Towboats collide, barge overturns near New Orleans
Two towing vessels collided in the Mississippi River west of New Orleans, causing several barges to break free and one to overturn.
The tugs American Heritage and David G. Schert collided near Vacherie, La., in the early afternoon on July 2, according to a Coast Guard news release. A barge carrying caustic soda flipped and landed on a riverbank out of the navigable waterway. The other barges were recovered without incident.
“The overturned barge released an unknown amount of caustic soda solution into the waterway. The worst case discharge is 23,672 gallons,” the release said. “This product will dissipate and neutralize soon after entering the water, posing minimal risk in the immediate vicinity of the barge.”
The Coast Guard notified local drinking water authorities about the spill and is investigating the cause of the collision.
Safety alert urges vigilance with CO2 fire suppression systems
The Coast Guard is urging operators to conduct regular inspections of fixed CO2 fire suppression systems.
The May 27 alert was issued after a Coast Guard marine inspector discovered an undetected discharge of the Kidde CO2 system in the emergency generator room of a passenger ferry. Crew were not aware of the discharge or present when it occurred, the alert said.
"This circumstance presented three latent unsafe conditions: the failure could have occurred while someone was within the space, a person could have entered the space after the release and the space remained unprotected for an unknown period of time," the Coast Guard said.
The Coast Guard said these systems must be checked visually by determining if the control head of the valve is aligned to "set" or "released" positions. The set position indicates the system is operational, while servicing is required if the components are set to released.
The Coast Guard recommends that crew be trained to inspect vessels’ CO2 systems. It suggests clear instructions for fixed CO2 systems to be posted, and frequent reviews of manuals, checklists and safety management systems pertaining to onboard vessel extinguishing systems.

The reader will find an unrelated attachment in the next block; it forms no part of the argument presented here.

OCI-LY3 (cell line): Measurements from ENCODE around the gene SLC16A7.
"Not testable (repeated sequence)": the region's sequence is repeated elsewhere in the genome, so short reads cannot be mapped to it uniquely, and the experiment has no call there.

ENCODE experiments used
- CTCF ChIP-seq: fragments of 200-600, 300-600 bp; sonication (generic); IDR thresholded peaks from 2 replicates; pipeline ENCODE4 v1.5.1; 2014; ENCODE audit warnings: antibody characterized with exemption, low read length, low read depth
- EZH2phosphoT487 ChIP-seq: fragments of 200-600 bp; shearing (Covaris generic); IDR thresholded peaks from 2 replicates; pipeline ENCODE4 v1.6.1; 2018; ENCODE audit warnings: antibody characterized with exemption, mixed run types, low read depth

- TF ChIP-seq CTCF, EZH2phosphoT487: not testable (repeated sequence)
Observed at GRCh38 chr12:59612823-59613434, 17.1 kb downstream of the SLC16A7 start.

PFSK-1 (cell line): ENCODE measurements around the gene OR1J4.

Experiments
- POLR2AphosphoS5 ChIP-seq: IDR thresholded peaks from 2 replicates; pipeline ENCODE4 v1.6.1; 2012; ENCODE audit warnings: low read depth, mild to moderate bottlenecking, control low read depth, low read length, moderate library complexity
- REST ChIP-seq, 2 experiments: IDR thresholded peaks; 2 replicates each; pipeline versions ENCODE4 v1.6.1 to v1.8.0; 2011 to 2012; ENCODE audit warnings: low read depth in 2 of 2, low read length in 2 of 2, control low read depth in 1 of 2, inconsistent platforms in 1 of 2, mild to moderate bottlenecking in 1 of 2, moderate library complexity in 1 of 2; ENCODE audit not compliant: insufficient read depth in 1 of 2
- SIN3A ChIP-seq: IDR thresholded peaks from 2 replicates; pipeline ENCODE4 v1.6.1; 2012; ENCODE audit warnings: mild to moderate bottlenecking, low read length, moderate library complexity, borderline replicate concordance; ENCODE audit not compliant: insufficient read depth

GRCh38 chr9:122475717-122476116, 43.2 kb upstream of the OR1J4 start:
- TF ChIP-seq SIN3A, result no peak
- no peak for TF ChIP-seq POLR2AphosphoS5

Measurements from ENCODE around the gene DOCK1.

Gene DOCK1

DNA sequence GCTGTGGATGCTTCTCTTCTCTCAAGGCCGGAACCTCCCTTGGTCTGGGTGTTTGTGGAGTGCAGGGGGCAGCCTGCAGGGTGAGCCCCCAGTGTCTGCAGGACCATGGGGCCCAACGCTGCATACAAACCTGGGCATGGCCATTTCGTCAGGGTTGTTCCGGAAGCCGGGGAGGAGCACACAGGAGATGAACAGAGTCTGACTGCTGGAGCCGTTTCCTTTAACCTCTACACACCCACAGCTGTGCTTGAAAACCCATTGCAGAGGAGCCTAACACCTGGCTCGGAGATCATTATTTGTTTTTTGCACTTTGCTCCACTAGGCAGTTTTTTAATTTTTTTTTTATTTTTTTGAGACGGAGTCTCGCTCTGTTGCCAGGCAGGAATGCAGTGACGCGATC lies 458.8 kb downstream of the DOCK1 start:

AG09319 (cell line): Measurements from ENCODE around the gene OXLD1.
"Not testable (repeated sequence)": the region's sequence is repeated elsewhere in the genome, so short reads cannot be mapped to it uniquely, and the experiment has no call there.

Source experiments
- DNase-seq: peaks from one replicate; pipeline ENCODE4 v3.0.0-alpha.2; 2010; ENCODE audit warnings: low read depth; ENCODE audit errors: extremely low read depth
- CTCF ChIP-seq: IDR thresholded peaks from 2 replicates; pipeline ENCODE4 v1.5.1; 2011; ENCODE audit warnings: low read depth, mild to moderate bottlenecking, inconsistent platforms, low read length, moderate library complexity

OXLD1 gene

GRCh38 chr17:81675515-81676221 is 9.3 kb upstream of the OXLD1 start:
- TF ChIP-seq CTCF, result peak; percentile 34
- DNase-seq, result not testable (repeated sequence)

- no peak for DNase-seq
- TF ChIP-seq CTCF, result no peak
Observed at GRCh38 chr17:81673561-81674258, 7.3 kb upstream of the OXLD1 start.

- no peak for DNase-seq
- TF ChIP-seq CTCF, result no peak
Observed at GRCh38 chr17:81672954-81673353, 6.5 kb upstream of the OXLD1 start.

Charter vessel grounds near Woods Hole
A passenger vessel carrying 113 people ran aground in the harbor near Woods Hole, Mass., during a harbor cruise.
The 78-foot Pied Piper reported the grounding to the Coast Guard at about 2244 hours on July 14, according to a news release. The accident occurred near Grassy Island in the Great Harbor with 106 passengers and seven crew aboard. Nobody was injured.
The Coast Guard sent two 45-foot response boat-medium vessels from Station Woods Hole and a 29-foot response boat-small from Station Menemsha on Martha’s Vineyard. Aids to Navigation Team Woods Hole responded with a 26-foot vessel, the release said.
Crews reached the stricken vessel by 2330 and began loading passengers onto the Coast Guard ships. The transfers were finished by midnight.
“Our top priority was the immediate safety and accountability of all passengers and crew aboard the Pied Piper,” Capt. John Kondratowicz, commander of Sector Southeastern New England, said in a statement.
Pied Piper was refloated at high tide and was towed back to shore. The Coast Guard is investigating the cause of the accident.
Casualty flashback: July 1981
The 165-foot icebreaker M/S Arctic Explorer left Port Anthony, Newfoundland, for the coast of Labrador on July 3, 1981. The ship developed a sharp starboard list shortly after departing and sank off Cape Bauld, Newfoundland, in choppy seas.
There were 32 people on board the vessel, and 13 people died when the vessel sank at about 0800 on July 3. The Canadian Coast Guard rescued the 19 survivors after 51 hours in lifeboats.
Canadian authorities determined the vessel sank due to down-flooding as a result of the severe list, which was recognized at about 10 degrees and quickly increased to 40 degrees before the vessel sank. The agency raised the possibility that weathertight doors to the after-tween deck were not shut properly. The accident occurred during “moderate” weather, according to Canadian authorities.
Investigators determined the Norwegian-built ship had incorrect draft markings, and that the ship had occasionally been overloaded to the point that its load line was submerged.
Canadian investigators released a bulletin following the incident reminding vessel owners and masters to ensure the weathertight integrity of their vessels and observe draft mark and load line requirements. It warned of fines if draft scales are inaccurate.